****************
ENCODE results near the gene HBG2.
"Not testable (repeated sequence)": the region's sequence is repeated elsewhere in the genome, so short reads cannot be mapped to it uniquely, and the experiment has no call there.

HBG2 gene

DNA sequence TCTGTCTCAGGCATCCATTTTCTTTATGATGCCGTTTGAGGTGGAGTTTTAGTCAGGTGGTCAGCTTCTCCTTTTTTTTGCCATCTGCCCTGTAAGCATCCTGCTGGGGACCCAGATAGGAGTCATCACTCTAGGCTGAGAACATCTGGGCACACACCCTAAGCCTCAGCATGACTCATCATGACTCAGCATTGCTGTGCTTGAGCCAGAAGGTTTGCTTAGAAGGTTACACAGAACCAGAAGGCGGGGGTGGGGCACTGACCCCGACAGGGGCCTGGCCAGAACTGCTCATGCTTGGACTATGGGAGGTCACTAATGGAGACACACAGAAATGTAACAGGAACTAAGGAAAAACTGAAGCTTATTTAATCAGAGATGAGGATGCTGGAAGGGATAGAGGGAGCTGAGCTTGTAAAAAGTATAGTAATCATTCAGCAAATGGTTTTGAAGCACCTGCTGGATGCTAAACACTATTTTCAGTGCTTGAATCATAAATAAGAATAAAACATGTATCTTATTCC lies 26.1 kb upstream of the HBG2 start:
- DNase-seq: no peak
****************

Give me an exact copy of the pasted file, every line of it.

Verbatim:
ENCODE results near the gene HBG2.
"Not testable (repeated sequence)": the region's sequence is repeated elsewhere in the genome, so short reads cannot be mapped to it uniquely, and the experiment has no call there.

HBG2 gene

DNA sequence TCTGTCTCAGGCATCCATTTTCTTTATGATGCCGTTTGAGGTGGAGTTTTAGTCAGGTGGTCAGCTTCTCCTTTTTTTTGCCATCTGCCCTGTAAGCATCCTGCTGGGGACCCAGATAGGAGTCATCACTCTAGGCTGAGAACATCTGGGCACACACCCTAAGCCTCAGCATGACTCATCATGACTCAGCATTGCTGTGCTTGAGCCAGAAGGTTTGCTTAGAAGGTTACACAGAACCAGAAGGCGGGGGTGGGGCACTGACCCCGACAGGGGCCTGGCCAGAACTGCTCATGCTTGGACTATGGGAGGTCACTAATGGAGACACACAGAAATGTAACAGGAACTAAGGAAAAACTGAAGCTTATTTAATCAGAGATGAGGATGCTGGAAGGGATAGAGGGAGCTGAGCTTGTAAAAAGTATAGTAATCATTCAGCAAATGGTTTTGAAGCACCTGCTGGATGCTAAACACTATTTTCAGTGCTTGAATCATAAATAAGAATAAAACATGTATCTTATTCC lies 26.1 kb upstream of the HBG2 start:
- DNase-seq: no peak